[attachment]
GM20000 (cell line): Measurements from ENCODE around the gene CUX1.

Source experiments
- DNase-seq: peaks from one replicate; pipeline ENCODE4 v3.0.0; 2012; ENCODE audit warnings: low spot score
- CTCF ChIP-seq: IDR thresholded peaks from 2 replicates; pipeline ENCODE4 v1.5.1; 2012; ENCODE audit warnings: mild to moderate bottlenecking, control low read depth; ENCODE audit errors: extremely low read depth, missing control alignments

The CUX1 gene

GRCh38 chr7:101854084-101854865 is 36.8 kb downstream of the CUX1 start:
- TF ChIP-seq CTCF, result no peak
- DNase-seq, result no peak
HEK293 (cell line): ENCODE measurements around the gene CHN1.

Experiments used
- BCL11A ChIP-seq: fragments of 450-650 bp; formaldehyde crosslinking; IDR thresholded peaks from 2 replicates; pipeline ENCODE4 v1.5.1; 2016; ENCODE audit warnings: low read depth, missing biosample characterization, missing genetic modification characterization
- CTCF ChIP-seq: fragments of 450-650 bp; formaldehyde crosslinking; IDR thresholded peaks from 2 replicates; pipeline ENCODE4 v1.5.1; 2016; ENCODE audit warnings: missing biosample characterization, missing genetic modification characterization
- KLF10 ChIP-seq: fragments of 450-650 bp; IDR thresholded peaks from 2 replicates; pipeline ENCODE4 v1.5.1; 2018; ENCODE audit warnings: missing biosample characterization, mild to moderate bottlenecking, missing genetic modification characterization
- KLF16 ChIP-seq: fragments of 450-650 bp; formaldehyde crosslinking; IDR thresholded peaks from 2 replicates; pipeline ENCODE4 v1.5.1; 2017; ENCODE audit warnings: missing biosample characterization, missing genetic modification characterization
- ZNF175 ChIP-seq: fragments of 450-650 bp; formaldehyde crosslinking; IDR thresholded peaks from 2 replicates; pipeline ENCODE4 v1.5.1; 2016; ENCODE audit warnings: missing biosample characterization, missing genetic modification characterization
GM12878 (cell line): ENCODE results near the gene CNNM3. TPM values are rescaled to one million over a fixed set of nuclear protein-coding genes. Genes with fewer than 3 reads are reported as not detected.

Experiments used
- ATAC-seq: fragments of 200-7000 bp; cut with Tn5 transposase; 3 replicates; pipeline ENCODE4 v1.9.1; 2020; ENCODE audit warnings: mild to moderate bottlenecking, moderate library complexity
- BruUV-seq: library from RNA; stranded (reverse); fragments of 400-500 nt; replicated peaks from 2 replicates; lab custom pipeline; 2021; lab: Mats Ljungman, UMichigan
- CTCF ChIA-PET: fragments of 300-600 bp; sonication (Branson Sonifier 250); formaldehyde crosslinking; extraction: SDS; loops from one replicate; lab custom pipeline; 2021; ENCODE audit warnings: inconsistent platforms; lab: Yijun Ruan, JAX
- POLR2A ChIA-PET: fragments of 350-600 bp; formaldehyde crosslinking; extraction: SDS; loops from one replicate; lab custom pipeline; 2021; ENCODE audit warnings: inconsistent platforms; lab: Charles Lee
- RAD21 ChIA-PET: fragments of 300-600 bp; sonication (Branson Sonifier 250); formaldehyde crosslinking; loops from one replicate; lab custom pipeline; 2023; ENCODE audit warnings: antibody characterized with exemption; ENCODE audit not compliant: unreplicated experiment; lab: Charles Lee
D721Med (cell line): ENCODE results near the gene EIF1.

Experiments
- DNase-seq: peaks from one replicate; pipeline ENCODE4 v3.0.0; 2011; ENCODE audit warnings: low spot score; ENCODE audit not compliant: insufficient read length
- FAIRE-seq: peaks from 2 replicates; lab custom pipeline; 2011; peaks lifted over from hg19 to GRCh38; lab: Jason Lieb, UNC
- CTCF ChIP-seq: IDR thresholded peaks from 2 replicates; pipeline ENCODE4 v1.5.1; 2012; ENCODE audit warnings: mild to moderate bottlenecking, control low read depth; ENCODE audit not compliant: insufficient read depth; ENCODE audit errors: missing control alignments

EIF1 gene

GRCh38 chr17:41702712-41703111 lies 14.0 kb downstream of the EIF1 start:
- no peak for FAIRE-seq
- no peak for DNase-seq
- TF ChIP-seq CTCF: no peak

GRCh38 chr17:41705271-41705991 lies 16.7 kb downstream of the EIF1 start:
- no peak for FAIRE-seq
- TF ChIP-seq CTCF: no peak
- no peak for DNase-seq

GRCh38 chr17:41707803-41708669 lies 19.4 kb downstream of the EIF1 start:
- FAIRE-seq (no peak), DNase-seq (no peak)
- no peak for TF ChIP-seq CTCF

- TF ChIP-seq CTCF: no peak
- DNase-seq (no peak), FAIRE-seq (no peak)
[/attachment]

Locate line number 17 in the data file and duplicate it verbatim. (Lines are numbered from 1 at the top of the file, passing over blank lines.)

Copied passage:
Experiments used